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Connecticut health exchange seeks to help customers after data breach

By Richard Weizel

MILFORD Conn. (Reuters) - Access Health Connecticut, the state health exchange created for the federal Affordable Care Act known as Obamacare, on Friday gave options to help nearly 400 customers protect themselves after their personal information was compromised last week.

Those options include credit monitoring, fraud resolution services, identity theft insurance, and security freezes of credit reports, said Kathleen Tallarita, government and public affairs outreach manager for Access Health CT.

The exchange “sent a priority-overnight letter to 395 individuals to inform them of the situation, and offer a series of remedies, at no cost to them,” she said.

The breach occurred when a backpack containing a notepad with information about customers, including names, birth dates and 151 Social Security numbers, was left by an unidentified Maximus vendor employee outside a downtown Hartford deli, officials for both Maximus and Access Health CT have said.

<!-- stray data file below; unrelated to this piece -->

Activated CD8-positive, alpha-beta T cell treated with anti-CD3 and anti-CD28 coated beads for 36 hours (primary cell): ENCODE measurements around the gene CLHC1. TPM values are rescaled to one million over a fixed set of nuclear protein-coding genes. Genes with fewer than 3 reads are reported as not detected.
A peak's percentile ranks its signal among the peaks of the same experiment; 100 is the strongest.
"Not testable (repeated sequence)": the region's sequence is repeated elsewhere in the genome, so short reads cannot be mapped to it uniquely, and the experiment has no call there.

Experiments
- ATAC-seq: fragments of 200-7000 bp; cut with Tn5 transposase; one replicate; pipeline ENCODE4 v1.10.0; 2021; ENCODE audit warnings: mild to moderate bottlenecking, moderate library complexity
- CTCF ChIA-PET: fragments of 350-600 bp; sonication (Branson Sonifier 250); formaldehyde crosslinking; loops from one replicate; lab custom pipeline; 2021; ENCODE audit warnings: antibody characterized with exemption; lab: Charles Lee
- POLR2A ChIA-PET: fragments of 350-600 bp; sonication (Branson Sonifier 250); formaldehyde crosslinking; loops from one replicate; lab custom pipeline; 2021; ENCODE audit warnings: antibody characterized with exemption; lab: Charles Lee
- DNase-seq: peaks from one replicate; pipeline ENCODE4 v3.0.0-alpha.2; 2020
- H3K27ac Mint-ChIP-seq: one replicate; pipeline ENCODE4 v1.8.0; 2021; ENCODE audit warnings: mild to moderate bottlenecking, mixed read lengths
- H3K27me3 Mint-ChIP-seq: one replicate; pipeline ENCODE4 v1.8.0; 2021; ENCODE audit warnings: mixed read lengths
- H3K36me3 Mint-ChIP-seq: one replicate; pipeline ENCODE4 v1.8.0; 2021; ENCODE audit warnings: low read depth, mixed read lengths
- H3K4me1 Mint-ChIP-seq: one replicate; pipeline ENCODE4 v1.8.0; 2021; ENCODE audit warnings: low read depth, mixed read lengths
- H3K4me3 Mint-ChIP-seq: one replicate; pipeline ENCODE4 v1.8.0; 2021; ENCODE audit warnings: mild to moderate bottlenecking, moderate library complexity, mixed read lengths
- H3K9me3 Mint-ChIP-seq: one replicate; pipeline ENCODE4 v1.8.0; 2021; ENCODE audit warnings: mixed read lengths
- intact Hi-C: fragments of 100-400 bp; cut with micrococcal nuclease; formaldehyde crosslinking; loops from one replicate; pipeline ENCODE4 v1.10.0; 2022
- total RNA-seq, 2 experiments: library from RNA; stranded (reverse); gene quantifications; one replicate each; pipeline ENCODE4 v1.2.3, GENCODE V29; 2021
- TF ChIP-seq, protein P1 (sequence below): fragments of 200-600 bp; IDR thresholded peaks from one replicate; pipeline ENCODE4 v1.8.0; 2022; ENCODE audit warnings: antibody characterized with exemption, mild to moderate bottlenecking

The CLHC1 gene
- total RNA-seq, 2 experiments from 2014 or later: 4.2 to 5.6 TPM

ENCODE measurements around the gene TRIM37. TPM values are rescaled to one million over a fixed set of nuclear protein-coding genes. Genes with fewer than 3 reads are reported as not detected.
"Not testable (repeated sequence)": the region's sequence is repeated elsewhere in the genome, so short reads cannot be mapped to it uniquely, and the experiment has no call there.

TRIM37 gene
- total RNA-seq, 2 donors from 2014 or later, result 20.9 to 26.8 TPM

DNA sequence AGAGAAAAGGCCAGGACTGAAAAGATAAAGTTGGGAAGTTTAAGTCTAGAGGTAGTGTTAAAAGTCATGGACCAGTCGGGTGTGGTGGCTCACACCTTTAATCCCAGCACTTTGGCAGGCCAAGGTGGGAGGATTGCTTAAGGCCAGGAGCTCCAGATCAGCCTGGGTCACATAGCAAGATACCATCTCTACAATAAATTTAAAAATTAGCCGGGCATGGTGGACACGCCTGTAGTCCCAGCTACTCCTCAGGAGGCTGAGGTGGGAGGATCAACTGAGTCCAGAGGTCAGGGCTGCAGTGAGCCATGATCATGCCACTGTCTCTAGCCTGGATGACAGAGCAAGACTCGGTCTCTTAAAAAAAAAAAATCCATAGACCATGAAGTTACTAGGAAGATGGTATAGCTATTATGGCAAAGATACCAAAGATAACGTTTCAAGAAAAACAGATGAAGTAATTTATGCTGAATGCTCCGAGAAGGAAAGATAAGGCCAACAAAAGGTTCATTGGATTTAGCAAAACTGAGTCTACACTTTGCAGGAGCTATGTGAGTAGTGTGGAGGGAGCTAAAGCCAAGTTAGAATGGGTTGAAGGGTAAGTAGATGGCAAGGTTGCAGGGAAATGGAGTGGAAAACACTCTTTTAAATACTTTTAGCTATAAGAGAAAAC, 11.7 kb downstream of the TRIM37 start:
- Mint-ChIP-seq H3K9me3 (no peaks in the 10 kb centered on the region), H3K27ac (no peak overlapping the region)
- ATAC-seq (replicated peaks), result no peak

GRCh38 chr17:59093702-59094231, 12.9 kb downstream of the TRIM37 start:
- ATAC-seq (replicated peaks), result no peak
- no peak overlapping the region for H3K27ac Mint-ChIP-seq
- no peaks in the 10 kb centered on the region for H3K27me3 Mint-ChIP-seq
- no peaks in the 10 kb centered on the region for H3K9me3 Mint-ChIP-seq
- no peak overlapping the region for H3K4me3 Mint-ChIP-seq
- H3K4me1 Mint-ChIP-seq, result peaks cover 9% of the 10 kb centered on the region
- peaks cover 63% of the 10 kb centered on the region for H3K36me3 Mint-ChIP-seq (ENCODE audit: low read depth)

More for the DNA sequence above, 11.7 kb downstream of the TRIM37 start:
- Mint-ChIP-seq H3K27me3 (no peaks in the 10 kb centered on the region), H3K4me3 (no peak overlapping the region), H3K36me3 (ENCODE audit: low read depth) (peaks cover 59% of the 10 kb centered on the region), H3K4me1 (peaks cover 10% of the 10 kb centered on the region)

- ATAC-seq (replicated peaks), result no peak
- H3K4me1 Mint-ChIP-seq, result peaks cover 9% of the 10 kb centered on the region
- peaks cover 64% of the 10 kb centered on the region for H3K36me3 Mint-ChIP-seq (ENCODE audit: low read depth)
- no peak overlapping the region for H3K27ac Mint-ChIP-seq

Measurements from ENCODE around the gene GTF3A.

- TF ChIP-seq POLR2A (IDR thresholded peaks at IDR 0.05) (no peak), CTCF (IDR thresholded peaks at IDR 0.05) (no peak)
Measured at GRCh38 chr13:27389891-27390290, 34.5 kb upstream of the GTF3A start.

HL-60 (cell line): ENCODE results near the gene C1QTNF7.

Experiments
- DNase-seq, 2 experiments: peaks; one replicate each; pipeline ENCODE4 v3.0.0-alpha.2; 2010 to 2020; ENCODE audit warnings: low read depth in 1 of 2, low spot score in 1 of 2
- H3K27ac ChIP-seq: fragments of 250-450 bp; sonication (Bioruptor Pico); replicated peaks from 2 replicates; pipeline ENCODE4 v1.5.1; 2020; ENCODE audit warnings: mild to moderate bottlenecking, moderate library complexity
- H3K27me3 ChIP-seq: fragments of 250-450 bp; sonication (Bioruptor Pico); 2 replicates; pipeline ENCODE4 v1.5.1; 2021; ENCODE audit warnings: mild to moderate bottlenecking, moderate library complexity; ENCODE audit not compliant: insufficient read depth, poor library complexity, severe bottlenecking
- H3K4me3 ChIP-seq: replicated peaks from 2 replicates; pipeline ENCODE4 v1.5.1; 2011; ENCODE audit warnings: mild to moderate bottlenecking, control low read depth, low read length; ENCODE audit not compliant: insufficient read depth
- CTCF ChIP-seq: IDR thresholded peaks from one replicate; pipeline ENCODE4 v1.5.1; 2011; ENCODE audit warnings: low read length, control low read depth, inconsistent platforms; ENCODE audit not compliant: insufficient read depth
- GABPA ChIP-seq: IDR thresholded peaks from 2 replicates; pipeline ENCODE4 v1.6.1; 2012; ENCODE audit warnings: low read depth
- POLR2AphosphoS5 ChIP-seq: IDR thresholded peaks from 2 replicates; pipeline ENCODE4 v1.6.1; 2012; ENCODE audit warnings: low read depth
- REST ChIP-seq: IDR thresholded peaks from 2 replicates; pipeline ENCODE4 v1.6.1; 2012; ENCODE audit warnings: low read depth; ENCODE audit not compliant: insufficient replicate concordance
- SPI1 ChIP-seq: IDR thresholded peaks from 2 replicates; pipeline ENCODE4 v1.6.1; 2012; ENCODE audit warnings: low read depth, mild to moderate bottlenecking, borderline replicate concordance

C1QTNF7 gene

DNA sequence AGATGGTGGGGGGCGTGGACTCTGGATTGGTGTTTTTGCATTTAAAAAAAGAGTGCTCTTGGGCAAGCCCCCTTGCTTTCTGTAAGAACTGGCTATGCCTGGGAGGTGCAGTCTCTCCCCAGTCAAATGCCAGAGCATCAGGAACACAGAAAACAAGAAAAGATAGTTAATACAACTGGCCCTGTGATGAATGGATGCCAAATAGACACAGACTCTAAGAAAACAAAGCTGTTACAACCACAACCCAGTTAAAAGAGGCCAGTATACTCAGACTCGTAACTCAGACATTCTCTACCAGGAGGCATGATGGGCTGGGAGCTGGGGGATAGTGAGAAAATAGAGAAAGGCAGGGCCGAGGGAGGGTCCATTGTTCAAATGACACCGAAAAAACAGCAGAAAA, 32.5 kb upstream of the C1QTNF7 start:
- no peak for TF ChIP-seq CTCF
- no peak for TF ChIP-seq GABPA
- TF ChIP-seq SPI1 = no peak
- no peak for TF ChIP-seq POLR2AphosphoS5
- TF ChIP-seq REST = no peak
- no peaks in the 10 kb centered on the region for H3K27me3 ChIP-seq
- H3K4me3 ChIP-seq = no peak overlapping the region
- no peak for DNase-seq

The backpack was found on June 6 by a man who turned it into his legislator's office the following morning. The Hartford Police Department, working with both Access Health CT and Maximus, is investigating whether the information could have been made accessible to others and potentially used for identity theft.

The employee, placed on administrative leave, was hired in April and violated corporate policy by taking the information out of the office in his personal backpack, both companies said on Friday.

"As an additional level of precaution, we have completed an audit of all computer systems to identify every AHCT customer who had contact with this MAXIMUS employee,” Tallarita said.

"The bottom line is that one of our team members made a mistake," said Ilene Baylinson, president of the eastern region for Maximus.

"Removing any personal data from our offices and facilities is strictly prohibited. But we have no reason to believe that any of this information was used for fraudulent purposes," Baylinson said.

State legislators, however, are concerned.

"This disturbing development highlights the concerns we raised three months ago during a hearing that we were afraid something like this might happen," House Republican leader Larry Cafero said in a statement that criticized security protocols.

(The story corrects fourth paragraph to 151 social security numbers were found, not information about 151 customers, including names, birth dates and Social Security numbers)

(Editing by Barbara Goldberg and Edith Honan)

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